Figure 1
figure 1

The definition of a stem cell. (Top) Stem cells are characterized by having the dual capacity to self-renew and produce differentiated offspring upon division. Stem cell progeny can include progenitor cells that have substantial potency to proliferate and produce one or more immature precursors that precede the differentiated state. (Below) There is a continuum of potency that becomes progressively restricted as cells move from a state of ‘stemness’ to that of terminal differentiation.

Stem cells drive normal development and play many roles in adult tissue regeneration [11]. Pluripotent stem cells capable of giving rise to any cell lineage can be isolated from early stage mammalian embryos. These embryonic stem (ES) cells maintain pluripotency when cultured in the right conditions [12]. As development progresses, lineage-restricted stem cells produce the tissues and organs of the body. Development does not necessarily exhaust stem cell pools, and often leads to the formation of tissue-specific or so-called adult stem cells that are maintained throughout life. Adult stem cells typically show more restricted potency (e.g. they are multi-, bi, or unipotent), and have been discovered in diverse creatures from simple metazoans like flies to mammals like mice and humans [13]. In fact, adult stem cells have been reported in a substantial list of human tissues and organs. Adult stem cells can act to replace cells that have a naturally limited lifespan, thus serving to maintain the integrity of the soma. Further, many adult stem cells can respond dynamically to injury and fuel substantial regeneration of damaged tissues. For these reasons, adult stem cells are thought to have profound impacts on the etiology of disease, malignancy, and aging [14, 15]. Research efforts to identify regenerative therapeutics have encompassed the study of ES cells, adult stem cells, and the pursuit of reprogramming methods to manipulate differentiated cells and obtain induced pluripotent stem (iPS) cells that have broad lineage potential similar to the ES cell [12].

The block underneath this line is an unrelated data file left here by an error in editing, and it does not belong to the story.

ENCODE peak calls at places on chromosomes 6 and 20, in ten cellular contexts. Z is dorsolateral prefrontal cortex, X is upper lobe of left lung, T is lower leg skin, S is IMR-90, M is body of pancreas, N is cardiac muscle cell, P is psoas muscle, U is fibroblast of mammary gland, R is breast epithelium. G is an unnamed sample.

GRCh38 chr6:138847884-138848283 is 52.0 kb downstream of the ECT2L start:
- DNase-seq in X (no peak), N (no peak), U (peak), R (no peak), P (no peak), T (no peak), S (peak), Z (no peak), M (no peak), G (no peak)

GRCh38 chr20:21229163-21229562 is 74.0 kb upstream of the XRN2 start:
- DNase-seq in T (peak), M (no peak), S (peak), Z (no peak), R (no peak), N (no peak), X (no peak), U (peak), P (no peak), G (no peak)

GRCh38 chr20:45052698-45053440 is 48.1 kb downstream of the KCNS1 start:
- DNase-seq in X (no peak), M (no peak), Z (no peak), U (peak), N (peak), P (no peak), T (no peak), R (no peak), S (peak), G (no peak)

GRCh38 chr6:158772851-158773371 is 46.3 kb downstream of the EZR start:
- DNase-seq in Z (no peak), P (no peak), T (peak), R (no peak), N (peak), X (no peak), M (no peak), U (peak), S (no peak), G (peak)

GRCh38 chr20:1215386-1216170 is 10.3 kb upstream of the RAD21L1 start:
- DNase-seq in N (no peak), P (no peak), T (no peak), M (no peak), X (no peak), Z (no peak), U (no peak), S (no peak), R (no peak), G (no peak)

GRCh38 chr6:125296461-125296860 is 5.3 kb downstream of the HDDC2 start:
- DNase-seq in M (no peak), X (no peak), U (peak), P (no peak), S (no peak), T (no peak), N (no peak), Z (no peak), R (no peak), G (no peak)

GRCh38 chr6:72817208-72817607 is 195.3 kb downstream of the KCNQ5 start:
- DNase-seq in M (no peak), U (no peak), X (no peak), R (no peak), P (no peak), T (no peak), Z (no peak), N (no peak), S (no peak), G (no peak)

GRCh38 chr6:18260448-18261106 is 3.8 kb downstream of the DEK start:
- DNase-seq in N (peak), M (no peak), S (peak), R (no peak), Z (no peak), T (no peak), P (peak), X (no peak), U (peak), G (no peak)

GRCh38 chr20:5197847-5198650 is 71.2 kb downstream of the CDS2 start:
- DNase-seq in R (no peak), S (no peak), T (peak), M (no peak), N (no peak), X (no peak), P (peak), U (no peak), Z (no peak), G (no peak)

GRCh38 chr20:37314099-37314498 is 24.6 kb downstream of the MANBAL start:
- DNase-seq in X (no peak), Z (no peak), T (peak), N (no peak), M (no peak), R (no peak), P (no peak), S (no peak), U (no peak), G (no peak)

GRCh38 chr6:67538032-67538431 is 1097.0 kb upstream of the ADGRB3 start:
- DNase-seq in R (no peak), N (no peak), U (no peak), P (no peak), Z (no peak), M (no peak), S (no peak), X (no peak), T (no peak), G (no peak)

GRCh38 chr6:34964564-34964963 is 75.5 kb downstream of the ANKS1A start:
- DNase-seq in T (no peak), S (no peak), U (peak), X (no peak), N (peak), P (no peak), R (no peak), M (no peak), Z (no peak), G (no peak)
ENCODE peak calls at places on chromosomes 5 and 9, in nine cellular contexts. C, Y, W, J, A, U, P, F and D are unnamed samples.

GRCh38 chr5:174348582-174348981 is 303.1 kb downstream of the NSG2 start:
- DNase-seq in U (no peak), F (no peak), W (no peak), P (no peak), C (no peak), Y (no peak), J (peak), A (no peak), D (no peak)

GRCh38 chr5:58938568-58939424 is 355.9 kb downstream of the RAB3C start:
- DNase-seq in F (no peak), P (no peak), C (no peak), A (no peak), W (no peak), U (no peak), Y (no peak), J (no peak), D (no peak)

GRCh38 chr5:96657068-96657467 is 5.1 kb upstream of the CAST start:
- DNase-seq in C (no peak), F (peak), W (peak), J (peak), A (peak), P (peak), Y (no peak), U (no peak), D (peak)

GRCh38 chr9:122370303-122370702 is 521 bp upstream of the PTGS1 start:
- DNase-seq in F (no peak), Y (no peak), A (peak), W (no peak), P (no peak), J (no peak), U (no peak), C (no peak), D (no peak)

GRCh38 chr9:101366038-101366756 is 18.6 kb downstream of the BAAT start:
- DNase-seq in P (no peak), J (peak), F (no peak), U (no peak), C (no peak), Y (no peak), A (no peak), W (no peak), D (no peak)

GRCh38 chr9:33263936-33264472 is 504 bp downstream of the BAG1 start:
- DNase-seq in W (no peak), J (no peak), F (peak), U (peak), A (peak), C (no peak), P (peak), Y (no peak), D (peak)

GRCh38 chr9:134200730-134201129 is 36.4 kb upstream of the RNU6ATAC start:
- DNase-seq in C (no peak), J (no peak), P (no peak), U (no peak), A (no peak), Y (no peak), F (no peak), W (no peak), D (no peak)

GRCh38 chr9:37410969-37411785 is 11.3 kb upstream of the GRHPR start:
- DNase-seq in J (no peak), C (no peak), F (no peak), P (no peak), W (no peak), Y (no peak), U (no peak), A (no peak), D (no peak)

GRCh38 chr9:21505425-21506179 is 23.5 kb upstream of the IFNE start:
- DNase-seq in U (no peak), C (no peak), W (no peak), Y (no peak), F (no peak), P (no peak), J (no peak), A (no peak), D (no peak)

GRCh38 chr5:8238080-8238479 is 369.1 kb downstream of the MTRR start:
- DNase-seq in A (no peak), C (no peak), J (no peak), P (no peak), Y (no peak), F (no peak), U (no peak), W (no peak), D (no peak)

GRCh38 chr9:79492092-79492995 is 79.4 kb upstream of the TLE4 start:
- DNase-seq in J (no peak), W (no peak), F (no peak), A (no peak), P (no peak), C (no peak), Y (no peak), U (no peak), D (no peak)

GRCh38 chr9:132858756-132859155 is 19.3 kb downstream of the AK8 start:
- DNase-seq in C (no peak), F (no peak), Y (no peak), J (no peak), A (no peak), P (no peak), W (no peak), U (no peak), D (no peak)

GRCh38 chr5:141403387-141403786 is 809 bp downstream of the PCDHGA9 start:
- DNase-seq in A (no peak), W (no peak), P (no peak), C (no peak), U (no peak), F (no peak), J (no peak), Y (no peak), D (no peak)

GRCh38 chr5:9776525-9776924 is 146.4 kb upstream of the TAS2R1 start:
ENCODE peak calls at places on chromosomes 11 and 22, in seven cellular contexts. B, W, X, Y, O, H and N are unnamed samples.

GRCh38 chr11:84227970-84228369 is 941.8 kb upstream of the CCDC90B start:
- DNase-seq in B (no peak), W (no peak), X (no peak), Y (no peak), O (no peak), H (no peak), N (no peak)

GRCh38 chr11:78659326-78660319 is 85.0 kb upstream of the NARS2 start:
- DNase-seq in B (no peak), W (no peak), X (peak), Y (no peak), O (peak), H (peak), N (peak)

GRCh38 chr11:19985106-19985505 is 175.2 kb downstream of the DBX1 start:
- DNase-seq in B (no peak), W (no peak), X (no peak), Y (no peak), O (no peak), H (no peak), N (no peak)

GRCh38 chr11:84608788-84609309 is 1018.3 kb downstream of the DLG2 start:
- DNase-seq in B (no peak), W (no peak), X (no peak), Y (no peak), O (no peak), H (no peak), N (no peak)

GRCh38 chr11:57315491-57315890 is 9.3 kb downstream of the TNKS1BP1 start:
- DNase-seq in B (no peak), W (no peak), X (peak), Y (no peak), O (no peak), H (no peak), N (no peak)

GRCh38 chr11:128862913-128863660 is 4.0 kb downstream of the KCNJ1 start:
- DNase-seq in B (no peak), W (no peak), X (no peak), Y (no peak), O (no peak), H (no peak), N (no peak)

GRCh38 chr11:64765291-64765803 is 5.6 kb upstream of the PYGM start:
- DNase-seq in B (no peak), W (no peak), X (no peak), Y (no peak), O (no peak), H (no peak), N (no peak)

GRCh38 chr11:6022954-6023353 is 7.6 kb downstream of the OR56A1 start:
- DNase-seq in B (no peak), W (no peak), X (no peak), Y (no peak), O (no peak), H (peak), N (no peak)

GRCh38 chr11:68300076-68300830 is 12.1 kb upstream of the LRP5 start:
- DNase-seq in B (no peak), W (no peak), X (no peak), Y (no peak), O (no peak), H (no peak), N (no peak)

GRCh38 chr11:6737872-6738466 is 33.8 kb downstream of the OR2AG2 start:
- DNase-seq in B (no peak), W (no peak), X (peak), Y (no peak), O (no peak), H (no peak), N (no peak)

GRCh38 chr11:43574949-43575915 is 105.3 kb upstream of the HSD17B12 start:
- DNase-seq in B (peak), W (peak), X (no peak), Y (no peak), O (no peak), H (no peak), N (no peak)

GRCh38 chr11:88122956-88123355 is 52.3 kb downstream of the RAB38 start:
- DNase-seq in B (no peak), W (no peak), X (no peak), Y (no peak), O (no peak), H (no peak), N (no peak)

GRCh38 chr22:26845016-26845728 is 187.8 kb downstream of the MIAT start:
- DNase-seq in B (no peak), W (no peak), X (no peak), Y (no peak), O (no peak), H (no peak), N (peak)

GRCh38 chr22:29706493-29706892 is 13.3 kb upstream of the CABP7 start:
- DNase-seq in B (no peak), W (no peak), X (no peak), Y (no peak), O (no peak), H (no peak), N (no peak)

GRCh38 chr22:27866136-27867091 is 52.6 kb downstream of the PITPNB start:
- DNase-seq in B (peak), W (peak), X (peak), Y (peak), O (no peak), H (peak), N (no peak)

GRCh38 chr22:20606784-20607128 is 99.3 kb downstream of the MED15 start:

Renal complexity: the kidney arises from stem cells during development that produce diverse differentiated cell types

The kidney develops from several stem cell pools during organogenesis. As in other mammals, the human kidney derives from intermediate mesoderm (IM) and proceeds through three progressive phases, each marked by the formation of a more advanced kidney: the pronephros, which is a rudimentary and non-functional organ, the mesonephros, which only functions a short time during embryonic development, and the metanephros, which becomes the definitive form of the adult kidney [16]. The basic structural unit of each kidney form is the nephron, an epithelial tube that accomplishes waste excretion. Nephrons have three major parts: (1) a glomerulus that filters the blood, (2) a tubule that modifies the filtrate to reabsorb and secrete solutes as the fluid passes through proximal, intermediate, and distal segments, and (3) a duct that carries the urine into a centralized collecting system [17]. The pronephros and mesonephros are made from IM that develops into simple nephrons that are connected to a pair of nephric (Wolffian) ducts, and these tissues degenerate in succession as the metanephros forms. The metanephric kidney is produced when a localized region of the nephric duct forms an outgrowth known as the ureteric bud (UB). The UB invades the adjacent IM, which at this stage is termed the metanephric mesenchyme (MM), and undergoes reiterative branching morphogenesis to create a complex duct network. The MM aggregates and condenses to form the cap mesenchyme (CM), a self-renewing stem cell population that makes nephrons around the branching UB [1821]. Nephrogenesis proceeds when a cluster of CM undergoes a mesenchymal to epithelial transition (MET) into a renal vesicle. Each renal vesicle will proliferate and undergo morphogenesis to make one nephron. The loosely packed surrounding MM produces interstitial stroma. There is ongoing work to characterize the UB and MM derivatives, and to profile genes expressed by subsequent renal cell lineages, with a large focus on the CM because of its self-renewal property [1821]. Although the CM exhibits self-renewal, the CM is transient and the entire CM population is triggered to undergo a final round of nephrogenesis at the end of metanephros formation. There is no evidence that a CM population is maintained to become an adult renal stem cell population. It is currently unknown if self-renewal is a short-lived property of CM renal stem cells and/or if developmental signaling induces all of the CM cells to become renal vesicles that undergo nephrogenesis.